No intended franchise can recover from a dud launch, and “Stratton” is that kind of stillbirth: an action movie that feels as though collaborators lost heart before the cameras started rolling, perhaps in part because “Superman” Henry Cavill jumped ship just five days before shooting was scheduled to begin.
The resulting misfire certainly can’t be blamed on Dominic Cooper, who replaced him in the title role. Still, there’s definitely something dispirited and clock-punching about this flat actioner, adapted from the first in a series of eight espionage novels written by Duncan Falconer, an ex-operator for the Special Boats Services sector of Britain’s MI6. Adequately directed by “Lara Croft: Tomb Raider” helmer Simon West, the U.K. production is limping into U.S. theaters during the post-holiday doldrums, having already opened last year in most territories.
The whole enterprise feels desultory from the jump, with dialogue that flatlines whether aiming for banter or urgent import — or both, in the opening sequence when Sgt. John Stratton (Cooper) and U.S. Navy Seal Marty (Tyler Hoechlin) take an underwater approach to sneaking into a biochemical plant on the Iranian coast. Discovering the workers there already dead — presumably poisoned by their own weapon — they’re fired upon by forces that turn out to be led by former Soviet evildoer Barovski (Thomas Kretschmann). The latter fatally wounds Marty, while absconding with “Satan’s Snow,” a killing gas he soon uses to exterminate an entire village in the Ukraine.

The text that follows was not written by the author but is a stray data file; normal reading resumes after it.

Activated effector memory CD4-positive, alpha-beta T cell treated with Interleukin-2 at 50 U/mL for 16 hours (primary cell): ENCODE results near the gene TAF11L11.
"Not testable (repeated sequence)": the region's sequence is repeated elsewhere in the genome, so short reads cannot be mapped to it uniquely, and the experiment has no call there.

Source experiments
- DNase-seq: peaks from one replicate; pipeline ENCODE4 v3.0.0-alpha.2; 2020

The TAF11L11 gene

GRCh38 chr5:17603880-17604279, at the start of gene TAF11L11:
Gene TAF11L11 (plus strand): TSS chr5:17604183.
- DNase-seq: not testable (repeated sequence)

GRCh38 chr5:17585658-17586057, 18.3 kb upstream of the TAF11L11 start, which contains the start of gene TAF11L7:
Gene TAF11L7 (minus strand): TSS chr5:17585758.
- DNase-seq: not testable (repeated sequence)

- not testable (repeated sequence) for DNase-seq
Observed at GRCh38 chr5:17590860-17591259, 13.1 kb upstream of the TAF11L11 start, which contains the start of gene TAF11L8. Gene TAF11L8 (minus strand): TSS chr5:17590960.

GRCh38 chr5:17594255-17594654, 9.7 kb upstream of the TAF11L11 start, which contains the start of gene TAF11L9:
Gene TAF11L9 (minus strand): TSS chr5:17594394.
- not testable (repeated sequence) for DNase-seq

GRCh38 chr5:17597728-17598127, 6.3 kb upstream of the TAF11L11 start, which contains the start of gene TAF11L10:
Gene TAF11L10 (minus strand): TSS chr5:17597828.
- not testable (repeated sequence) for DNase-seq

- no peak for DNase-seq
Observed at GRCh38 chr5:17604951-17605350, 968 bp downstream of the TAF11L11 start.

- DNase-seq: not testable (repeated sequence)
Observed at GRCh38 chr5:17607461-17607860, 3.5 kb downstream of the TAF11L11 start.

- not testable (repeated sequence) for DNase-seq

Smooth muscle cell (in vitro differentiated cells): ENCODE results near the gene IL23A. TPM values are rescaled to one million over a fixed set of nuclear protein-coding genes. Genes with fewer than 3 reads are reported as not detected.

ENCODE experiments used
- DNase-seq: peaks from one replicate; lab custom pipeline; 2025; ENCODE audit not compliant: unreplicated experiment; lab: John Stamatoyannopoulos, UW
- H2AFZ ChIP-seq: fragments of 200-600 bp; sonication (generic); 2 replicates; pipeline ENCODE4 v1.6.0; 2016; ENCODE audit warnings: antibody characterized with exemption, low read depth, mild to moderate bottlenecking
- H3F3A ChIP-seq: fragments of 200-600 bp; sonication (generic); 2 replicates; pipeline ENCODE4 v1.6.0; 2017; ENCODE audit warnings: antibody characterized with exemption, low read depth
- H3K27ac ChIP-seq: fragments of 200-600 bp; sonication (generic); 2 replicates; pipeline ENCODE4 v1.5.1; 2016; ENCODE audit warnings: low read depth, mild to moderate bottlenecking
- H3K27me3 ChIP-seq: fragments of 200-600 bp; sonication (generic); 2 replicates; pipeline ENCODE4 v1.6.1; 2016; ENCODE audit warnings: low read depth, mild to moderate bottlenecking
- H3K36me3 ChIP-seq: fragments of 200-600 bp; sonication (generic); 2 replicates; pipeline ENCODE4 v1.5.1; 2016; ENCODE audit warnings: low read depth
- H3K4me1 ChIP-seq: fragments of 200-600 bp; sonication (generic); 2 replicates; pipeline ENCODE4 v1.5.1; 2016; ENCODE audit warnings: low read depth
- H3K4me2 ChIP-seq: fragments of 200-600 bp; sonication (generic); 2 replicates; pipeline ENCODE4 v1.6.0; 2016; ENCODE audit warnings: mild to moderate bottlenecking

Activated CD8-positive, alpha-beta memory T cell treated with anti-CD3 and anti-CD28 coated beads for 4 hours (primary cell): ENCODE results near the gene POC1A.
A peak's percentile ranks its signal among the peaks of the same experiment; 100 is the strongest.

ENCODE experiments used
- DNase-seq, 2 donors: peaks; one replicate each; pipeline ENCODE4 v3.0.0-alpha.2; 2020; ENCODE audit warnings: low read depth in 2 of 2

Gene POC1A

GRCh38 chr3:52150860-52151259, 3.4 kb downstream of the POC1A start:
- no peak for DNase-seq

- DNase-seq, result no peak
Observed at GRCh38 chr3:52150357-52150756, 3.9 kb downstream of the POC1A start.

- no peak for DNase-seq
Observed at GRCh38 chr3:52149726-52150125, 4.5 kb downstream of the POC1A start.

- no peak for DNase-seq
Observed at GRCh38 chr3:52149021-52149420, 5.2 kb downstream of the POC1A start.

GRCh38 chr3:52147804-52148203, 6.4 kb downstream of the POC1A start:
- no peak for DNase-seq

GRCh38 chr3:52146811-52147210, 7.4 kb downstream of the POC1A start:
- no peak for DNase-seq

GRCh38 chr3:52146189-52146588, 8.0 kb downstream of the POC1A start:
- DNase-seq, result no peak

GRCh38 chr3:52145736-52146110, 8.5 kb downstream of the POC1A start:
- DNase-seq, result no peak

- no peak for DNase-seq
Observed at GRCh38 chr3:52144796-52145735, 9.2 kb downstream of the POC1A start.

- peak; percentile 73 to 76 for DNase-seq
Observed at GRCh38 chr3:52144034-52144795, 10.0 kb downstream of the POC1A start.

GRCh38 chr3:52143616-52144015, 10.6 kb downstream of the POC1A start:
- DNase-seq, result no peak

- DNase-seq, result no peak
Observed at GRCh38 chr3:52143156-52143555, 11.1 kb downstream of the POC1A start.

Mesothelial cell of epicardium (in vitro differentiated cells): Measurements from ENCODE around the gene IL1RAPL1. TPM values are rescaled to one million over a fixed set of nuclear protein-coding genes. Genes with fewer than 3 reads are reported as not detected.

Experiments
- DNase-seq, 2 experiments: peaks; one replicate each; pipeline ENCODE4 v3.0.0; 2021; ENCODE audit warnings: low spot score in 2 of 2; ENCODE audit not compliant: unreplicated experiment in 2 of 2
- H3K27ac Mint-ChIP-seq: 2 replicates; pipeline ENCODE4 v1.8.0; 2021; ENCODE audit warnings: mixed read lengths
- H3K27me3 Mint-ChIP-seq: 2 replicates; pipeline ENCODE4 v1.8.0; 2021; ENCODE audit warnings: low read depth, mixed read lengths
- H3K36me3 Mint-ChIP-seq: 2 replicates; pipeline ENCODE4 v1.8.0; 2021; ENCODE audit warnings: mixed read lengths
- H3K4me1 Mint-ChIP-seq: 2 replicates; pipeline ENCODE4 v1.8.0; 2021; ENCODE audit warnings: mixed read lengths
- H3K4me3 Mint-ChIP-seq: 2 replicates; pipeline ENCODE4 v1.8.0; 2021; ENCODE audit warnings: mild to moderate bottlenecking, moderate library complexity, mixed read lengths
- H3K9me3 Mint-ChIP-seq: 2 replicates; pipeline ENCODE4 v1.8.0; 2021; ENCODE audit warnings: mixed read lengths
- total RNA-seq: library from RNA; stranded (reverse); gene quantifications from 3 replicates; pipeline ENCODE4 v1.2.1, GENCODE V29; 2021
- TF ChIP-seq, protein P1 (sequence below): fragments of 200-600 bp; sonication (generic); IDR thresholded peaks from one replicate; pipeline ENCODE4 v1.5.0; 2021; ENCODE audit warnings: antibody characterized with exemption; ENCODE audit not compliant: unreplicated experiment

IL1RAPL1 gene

Barovski’s resurfacing pleases no one, least of all Stratton’s boss Sumner (a terribly arch Connie Nielsen), who once seduced what she now calls “the most dangerous man I ever met” into becoming an informer, and thought him dead the last 20 years. She orders him tracked down ASAP by Stratton, plus colleagues played by Gemma Chan, Jake Fairbrother and Tom Felton (whose character is soon blackmailed into double-agentry). Joining them is Austin Stowell as a new Yank arrival whose over-zealous desire to avenge Marty’s demise proves a strategic liability.
The action hops to Italy for a bit before returning to the U.K., where Barovski leads the good guys on chases via both speedboat and double-decker bus. Unfortunately, these complicated setpieces somehow feel more cumbersome than energized, with odd technical flaws (dodgy explosion VFX, muffled sound FX) further muting impact. Kretschmann carries his usual air of authority, yet we never get a vivid sense of this villain’s motivations, rendering him a generic baddie. Cooper is credible and relaxed, though his low-key turn lacks the charismatic panache needed to float an otherwise uninspired enterprise of this type.
That’s a problem sported by “Stratton” as a whole: Solidly pro in overall packaging yet cliched, pedestrian and indistinct in specific contributions, this thriller never finds (let alone raises) its own pulse. It desperately needs just the kind of confident, self-mocking flair West brought to popcorn action terrain in “Con Air” two decades ago, but which has increasingly eluded him since.